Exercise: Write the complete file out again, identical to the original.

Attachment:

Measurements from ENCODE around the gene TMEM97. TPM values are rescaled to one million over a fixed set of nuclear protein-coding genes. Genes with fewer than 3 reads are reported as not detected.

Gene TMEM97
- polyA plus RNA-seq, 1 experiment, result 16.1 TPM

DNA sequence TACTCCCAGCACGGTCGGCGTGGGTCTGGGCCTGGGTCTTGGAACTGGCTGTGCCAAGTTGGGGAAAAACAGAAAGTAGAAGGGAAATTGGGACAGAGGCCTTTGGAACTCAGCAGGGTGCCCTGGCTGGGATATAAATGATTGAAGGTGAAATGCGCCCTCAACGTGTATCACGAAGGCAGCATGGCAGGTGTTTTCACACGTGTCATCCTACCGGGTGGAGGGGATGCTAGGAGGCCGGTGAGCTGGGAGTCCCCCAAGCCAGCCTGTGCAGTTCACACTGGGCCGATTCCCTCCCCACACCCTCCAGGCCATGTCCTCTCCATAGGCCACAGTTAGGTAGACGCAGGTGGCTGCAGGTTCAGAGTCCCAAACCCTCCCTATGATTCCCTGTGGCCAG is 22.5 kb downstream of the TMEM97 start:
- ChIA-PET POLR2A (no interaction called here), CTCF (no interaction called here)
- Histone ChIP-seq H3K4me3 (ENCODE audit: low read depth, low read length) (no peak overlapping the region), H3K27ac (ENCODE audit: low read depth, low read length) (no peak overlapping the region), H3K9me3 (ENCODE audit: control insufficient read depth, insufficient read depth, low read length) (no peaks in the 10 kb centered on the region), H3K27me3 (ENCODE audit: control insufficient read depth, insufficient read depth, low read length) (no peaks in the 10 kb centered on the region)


Measurements from ENCODE around the gene TMEM97. TPM values are rescaled to one million over a fixed set of nuclear protein-coding genes. Genes with fewer than 3 reads are reported as not detected.

Gene TMEM97
- polyA plus RNA-seq, 1 experiment, result 16.1 TPM

DNA sequence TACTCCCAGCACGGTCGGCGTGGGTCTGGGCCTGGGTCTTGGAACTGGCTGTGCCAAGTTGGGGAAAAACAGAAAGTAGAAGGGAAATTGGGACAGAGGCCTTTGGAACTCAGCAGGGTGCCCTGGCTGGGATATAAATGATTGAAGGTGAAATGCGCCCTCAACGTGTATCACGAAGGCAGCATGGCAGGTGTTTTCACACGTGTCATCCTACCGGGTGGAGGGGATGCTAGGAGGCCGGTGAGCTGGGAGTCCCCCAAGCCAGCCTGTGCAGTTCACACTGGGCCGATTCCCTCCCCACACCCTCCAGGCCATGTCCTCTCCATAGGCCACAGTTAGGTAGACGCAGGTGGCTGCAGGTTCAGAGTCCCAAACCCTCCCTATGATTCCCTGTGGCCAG is 22.5 kb downstream of the TMEM97 start:
- ChIA-PET POLR2A (no interaction called here), CTCF (no interaction called here)
- Histone ChIP-seq H3K4me3 (ENCODE audit: low read depth, low read length) (no peak overlapping the region), H3K27ac (ENCODE audit: low read depth, low read length) (no peak overlapping the region), H3K9me3 (ENCODE audit: control insufficient read depth, insufficient read depth, low read length) (no peaks in the 10 kb centered on the region), H3K27me3 (ENCODE audit: control insufficient read depth, insufficient read depth, low read length) (no peaks in the 10 kb centered on the region)